A meta-analysis done on all phase 3 clinical trials for advanced or metastatic cancer found that there were over 125,000 patients enrolled in studies that did not assess quality of life outcomes. The correlation between the reported endpoint of progression free survival, a measure of time that the cancer has not progressed, and improved quality of life, was low. This analysis indicates that the surrogate endpoints reported in clinical trials are not a good measure for the important metric of quality of life assessments for the patients.
Even if one is clearly diagnosed with cancer, the patient and his or her family will not immediately jump to starting chemotherapy the next day because they usually need to fully evaluate all their options first. And an important part of that is seeing how a potential therapy is going to affect a person’s quality of life. Agreeing to begin and endure the chemotherapy process is a huge decision, primarily for elderly patients, because they have to decide how many physical hardships they would be willing to endure in order to become cancer free. If the side effects of a certain drug are so drastic that it renders a person lifeless anyways, keeping in mind that no therapy is for sure in terms of recovery, would it be worthwhile for a patient to put him or herself through that?
The bottom line is that the patients and their families should be making these life changing decisions themselves and fully informed of what enduring a certain therapy would entail. However, clinical trials often fail to properly report how a certain drug will affect the quality of life of patients, which is vital information for potential drug users.
Quality of Life Assessment
In 2018, there was a study done by researchers from Harvard Medical School in Boston on the association between a cancer patient’s progression free survival and their quality of life. Essentially, the ideal standard for measuring the efficacy of a clinical trial would be measuring the overall survival (OS) rate but that would take too long to obtain results for, so there are other endpoints used instead such as the progression free survival rate (PFS). The PFS measures the rate of patients who have survived without the tumor progressing any further. However, an increasing number of clinical trials on potential chemo drugs are using the PFS as a substitute for data on the quality of life (QoL) of patients as well. Out of all the phase 3 clinical trials for advanced or metastatic cancers which the researchers reviewed, “A total of 125,962 patients were enrolled in studies lacking or not reporting quality of life outcomes. Among trials that did report quality of life outcomes, 67% reported no effect, 26% reported a positive effect and 7% reported a negative effect of treatment on patients’ global quality of life. Importantly, the correlation between PFS and improved quality of life was low, with a correlation coefficient and AUC value of 0.34 and 0.72, respectively” (Hwang T J and Gyawali B, Int J Cancer. 2019).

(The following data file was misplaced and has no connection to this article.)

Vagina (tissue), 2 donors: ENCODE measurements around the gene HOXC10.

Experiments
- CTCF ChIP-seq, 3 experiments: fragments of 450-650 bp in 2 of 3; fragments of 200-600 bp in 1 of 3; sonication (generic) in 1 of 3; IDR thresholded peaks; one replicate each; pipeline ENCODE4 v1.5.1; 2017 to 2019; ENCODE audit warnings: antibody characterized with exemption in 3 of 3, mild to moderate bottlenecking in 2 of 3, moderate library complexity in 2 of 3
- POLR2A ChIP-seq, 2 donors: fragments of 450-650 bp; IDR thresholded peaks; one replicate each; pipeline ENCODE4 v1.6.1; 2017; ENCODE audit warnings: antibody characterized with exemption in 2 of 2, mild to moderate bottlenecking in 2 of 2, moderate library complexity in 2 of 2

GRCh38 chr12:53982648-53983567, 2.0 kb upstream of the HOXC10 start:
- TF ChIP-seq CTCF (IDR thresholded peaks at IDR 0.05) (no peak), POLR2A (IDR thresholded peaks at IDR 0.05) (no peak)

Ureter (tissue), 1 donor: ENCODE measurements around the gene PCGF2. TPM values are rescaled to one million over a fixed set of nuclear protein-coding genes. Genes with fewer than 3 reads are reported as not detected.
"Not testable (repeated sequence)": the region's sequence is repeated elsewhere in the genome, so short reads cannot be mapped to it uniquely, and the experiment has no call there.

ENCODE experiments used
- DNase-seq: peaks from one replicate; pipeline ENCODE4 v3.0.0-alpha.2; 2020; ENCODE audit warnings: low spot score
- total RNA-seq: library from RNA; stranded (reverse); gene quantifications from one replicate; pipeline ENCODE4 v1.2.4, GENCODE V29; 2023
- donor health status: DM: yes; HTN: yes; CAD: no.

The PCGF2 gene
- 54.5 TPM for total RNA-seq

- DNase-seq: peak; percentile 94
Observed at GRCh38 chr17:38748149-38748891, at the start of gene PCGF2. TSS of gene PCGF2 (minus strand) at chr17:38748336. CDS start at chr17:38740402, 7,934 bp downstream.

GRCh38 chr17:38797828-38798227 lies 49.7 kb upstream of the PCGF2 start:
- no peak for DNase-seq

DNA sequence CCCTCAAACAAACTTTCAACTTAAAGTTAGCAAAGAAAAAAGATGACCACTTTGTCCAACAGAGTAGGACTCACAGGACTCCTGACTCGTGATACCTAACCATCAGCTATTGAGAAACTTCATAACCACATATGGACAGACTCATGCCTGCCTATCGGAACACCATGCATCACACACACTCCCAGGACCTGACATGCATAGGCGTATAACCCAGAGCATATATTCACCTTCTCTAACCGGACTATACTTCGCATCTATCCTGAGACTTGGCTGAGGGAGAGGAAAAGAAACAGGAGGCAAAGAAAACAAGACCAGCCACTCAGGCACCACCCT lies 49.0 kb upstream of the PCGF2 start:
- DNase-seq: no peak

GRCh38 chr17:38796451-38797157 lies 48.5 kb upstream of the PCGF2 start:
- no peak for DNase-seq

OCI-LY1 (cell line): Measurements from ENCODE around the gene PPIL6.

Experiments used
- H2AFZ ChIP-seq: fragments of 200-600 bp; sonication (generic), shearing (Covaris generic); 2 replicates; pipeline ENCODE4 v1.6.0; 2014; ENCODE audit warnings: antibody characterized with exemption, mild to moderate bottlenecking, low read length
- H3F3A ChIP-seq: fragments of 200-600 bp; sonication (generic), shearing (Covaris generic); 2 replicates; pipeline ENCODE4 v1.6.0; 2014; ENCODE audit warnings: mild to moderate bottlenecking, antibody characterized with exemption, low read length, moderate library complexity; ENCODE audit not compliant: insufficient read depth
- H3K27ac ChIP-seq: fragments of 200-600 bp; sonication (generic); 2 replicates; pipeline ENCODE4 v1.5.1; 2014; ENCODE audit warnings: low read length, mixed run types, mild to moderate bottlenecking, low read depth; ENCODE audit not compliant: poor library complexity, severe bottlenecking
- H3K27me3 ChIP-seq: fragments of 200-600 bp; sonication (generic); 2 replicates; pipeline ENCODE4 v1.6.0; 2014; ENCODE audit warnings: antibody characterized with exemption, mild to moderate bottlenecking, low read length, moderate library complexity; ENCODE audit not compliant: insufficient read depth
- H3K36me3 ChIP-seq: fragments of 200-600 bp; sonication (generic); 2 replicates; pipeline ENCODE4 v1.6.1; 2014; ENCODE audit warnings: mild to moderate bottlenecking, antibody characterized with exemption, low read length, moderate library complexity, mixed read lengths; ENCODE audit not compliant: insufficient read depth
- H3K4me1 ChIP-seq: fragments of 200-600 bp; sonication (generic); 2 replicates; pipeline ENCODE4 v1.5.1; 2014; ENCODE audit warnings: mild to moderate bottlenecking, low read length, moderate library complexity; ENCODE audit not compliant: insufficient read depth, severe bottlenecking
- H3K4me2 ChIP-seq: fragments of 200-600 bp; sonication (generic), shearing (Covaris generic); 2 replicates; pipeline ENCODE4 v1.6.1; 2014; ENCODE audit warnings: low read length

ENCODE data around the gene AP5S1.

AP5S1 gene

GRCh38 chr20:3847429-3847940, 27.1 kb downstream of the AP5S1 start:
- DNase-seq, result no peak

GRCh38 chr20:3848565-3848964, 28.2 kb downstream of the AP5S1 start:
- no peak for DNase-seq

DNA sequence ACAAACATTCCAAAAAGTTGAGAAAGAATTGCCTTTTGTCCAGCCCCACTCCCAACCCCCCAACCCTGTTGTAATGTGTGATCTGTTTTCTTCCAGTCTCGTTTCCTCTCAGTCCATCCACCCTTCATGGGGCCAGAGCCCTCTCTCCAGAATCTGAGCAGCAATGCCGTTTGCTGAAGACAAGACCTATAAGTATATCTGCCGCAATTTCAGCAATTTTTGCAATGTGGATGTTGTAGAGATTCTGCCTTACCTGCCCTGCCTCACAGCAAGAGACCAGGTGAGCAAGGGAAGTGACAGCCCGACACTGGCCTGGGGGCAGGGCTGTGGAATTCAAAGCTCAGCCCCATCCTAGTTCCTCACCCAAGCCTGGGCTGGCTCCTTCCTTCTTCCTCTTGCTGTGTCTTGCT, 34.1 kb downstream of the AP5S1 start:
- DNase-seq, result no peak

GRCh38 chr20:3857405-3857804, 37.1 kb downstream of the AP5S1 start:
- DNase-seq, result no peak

What this study clearly shows is that other surrogates are not a good measure for quality of life assessments of clinical trials. Information should be separately delivered on how a drug can affect the quality of life of a patient because unlike being a straight statistic like the months of PFS with a drug, quality of life information is necessary for both patients and physicians to make informed decisions about their future.
Cancer patients often have to deal with different chemotherapy side effects which affect their quality of life and look out for alternative therapies for cancer. Taking the right nutrition and supplements based on scientific considerations (avoiding guesswork and random selection) is the best natural remedy for cancer and treatment related side-effects.